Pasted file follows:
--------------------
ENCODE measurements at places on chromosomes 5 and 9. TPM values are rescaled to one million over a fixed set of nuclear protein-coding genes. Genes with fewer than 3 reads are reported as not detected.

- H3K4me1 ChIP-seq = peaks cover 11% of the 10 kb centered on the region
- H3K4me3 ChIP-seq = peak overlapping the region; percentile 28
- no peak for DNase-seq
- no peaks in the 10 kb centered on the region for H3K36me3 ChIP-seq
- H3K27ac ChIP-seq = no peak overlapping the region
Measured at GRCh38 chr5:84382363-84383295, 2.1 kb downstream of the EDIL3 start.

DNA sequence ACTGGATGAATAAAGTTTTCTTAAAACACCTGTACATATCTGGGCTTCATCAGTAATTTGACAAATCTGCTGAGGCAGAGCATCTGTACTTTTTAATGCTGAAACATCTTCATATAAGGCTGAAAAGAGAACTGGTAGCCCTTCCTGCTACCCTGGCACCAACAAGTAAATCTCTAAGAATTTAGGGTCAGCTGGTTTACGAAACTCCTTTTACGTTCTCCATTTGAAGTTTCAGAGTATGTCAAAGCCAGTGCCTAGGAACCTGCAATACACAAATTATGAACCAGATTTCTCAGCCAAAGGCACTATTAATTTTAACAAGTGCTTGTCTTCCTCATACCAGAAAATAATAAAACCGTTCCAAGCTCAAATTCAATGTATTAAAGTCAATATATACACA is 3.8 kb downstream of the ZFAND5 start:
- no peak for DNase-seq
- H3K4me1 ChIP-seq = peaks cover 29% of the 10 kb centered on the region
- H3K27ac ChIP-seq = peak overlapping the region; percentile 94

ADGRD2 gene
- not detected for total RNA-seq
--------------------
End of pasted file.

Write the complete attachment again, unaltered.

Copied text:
ENCODE measurements at places on chromosomes 5 and 9. TPM values are rescaled to one million over a fixed set of nuclear protein-coding genes. Genes with fewer than 3 reads are reported as not detected.

- H3K4me1 ChIP-seq = peaks cover 11% of the 10 kb centered on the region
- H3K4me3 ChIP-seq = peak overlapping the region; percentile 28
- no peak for DNase-seq
- no peaks in the 10 kb centered on the region for H3K36me3 ChIP-seq
- H3K27ac ChIP-seq = no peak overlapping the region
Measured at GRCh38 chr5:84382363-84383295, 2.1 kb downstream of the EDIL3 start.

DNA sequence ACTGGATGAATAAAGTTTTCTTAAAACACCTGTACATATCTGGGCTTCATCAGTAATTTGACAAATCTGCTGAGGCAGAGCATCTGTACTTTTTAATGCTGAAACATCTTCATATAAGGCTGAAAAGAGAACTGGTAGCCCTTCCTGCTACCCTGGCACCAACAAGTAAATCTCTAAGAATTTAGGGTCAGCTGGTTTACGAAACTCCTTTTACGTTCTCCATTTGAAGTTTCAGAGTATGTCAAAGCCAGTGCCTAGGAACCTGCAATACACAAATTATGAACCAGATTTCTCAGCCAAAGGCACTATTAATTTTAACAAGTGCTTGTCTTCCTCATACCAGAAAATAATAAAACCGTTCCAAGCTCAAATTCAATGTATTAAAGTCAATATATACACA is 3.8 kb downstream of the ZFAND5 start:
- no peak for DNase-seq
- H3K4me1 ChIP-seq = peaks cover 29% of the 10 kb centered on the region
- H3K27ac ChIP-seq = peak overlapping the region; percentile 94

ADGRD2 gene
- not detected for total RNA-seq